Let me first say that I disagree with the statement that creationism has no place. That being said, I think neither one should be taught. Realistically, how does it matter whether or not we evolved from lesser beings? It is a pointless field of study that does nothing to improve the human condition.

2 years ago | Side: Don't teach either
Bohemian(3464) Disputed
6 points

This simply isn't true, evolution is incredibly applicable to the medical field and to ecology. According to many scientists evolution is the backbone of biology. Teaching biology without teaching evolution is like teaching geology without teaching plate tectonics. I don't think we should neglect such an invaluable field of science simply because it conflicts with particular religious views. If we avoid controversial subjects we are doing a great disservice to our progeny.

2 years ago | Side: No, creationism has no place.
Republican2(349) Disputed
1 point

This simply isn't true, evolution is incredibly applicable to the medical field and to ecology. According to many scientists evolution is the backbone of biology.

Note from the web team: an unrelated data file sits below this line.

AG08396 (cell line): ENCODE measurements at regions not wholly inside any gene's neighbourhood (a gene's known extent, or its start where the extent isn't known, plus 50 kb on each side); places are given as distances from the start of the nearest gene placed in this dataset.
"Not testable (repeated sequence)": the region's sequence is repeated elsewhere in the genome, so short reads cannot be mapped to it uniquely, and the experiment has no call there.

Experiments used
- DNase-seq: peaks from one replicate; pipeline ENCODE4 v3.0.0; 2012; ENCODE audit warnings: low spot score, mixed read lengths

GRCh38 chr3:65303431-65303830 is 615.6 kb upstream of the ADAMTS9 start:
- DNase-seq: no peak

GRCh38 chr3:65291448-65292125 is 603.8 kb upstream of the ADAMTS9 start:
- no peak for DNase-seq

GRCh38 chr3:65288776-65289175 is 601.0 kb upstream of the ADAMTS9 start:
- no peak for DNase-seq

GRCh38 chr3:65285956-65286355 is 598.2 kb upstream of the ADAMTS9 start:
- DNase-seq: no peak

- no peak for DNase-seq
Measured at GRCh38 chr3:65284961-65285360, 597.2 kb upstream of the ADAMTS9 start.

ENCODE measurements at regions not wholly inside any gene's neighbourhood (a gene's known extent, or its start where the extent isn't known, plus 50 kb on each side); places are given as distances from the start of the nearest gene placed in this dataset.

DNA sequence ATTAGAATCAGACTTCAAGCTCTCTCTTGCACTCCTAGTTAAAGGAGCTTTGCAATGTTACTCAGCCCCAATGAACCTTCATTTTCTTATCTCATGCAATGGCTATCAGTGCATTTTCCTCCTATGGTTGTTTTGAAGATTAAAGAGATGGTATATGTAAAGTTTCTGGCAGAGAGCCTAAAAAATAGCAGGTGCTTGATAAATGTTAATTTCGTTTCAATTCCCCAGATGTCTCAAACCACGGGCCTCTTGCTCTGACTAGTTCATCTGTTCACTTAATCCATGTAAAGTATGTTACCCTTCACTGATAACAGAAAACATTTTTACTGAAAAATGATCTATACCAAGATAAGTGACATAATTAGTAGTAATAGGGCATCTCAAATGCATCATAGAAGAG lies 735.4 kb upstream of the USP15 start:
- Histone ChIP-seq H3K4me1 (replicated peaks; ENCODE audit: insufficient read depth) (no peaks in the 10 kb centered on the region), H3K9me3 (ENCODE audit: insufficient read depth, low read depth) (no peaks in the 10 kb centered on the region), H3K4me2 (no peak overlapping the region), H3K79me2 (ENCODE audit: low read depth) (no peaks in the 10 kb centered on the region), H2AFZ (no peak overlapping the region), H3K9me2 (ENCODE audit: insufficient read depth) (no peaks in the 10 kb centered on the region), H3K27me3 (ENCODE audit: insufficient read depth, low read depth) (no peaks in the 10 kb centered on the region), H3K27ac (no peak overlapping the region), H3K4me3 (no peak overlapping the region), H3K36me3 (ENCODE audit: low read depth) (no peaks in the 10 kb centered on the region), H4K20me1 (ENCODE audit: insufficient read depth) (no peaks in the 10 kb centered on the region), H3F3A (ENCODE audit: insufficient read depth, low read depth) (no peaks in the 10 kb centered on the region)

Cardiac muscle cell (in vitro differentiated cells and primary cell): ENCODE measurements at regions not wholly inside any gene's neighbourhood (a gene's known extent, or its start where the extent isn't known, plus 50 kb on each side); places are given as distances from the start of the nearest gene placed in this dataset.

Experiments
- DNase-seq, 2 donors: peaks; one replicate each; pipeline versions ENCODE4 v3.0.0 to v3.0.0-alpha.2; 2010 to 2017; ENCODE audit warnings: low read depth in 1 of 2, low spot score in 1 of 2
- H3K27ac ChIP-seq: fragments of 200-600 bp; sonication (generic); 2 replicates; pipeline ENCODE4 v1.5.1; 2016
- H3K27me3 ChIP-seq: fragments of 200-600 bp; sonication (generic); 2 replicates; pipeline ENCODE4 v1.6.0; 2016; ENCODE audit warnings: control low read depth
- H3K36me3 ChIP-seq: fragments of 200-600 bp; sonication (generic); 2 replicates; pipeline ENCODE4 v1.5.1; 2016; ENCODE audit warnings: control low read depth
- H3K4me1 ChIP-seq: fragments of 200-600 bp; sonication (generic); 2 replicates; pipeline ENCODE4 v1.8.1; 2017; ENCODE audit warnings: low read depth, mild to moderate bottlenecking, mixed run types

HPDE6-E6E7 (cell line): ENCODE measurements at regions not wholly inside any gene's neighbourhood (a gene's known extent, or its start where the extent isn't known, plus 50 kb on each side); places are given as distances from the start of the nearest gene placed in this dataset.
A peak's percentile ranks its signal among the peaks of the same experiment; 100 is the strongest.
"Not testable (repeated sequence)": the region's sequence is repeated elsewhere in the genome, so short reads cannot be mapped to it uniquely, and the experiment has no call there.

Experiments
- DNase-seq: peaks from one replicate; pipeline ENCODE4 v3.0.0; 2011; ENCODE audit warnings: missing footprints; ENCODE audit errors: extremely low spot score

There are also many well respected scientists who said that the electric lighbulb had no future. Can you give me a few facts that support the importance of evolution?

2 years ago | Side: No, creationism has no place.
vandebater(441) Disputed
3 points

thats like saying how does it matter if neutrinos go faster than light. its about scientific curiosity and learning about our world. Also learning about evolution helps us learn about our species and other species which can help with medicine. its complicated but look it up. they teach us evolution because it is our accepted truth. like our atomic theories or gravitational theories.